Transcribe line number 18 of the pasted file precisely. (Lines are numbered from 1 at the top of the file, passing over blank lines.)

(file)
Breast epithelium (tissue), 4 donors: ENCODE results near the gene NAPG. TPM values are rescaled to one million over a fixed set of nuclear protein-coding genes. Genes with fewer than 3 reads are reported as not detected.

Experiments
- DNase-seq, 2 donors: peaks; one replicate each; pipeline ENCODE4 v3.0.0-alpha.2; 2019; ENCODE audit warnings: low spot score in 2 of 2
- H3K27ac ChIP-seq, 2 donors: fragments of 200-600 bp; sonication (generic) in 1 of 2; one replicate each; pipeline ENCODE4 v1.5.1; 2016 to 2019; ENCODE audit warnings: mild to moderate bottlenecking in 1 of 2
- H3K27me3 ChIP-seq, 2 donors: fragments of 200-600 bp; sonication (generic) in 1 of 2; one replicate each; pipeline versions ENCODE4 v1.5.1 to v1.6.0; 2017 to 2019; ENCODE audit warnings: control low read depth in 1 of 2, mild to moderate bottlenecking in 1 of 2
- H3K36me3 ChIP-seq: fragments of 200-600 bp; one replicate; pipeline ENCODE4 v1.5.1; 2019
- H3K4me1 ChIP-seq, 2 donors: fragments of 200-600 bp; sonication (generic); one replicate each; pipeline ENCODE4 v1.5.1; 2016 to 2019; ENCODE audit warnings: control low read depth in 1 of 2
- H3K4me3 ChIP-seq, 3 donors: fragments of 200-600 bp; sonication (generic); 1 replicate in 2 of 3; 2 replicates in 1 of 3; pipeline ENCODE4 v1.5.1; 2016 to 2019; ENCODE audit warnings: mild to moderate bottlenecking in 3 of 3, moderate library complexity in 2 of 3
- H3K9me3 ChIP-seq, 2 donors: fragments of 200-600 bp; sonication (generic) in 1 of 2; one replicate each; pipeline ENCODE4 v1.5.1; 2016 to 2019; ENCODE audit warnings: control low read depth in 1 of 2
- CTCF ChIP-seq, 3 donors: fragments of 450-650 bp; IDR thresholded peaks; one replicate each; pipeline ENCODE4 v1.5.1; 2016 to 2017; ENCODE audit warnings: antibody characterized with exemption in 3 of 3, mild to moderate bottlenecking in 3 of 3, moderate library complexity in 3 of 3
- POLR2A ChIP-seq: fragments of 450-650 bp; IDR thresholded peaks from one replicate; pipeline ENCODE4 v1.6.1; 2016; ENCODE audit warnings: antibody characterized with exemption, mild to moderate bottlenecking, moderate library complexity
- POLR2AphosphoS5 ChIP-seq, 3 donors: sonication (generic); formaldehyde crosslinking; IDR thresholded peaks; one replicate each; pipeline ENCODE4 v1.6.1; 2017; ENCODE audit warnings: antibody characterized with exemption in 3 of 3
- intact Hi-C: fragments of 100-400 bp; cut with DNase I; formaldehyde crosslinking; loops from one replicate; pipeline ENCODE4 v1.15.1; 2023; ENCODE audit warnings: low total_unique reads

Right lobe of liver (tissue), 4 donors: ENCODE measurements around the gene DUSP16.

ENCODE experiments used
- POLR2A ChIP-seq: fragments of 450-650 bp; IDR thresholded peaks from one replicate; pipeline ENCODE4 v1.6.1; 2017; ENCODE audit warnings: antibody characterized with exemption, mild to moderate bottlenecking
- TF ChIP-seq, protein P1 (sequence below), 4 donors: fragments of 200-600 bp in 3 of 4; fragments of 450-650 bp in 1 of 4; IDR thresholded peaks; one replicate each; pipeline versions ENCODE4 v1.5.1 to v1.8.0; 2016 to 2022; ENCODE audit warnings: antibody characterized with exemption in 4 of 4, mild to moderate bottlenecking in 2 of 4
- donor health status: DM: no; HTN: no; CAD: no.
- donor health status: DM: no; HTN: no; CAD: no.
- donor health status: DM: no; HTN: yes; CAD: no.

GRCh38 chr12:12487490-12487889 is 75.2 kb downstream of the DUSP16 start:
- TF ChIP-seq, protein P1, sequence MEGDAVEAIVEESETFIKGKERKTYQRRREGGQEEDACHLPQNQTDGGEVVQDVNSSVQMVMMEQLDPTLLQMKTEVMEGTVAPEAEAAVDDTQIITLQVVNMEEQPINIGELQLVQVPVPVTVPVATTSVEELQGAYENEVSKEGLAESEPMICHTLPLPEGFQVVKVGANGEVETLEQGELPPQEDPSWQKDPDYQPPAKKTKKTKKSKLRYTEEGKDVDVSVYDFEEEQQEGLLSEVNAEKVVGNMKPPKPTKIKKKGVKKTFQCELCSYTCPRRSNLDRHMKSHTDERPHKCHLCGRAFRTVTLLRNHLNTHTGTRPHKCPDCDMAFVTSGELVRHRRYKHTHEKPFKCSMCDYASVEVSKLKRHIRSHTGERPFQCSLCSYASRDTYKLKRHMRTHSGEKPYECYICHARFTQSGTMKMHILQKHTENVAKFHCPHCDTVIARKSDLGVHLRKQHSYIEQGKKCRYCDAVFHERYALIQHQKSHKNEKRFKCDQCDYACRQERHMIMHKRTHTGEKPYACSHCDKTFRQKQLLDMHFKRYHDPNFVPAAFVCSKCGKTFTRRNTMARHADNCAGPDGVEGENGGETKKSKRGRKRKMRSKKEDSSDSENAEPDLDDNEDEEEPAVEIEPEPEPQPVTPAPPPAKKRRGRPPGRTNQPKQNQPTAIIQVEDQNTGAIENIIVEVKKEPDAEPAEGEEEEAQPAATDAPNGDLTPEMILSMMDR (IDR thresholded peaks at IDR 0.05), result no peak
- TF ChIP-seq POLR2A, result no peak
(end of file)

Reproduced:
- donor health status: DM: no; HTN: no; CAD: no.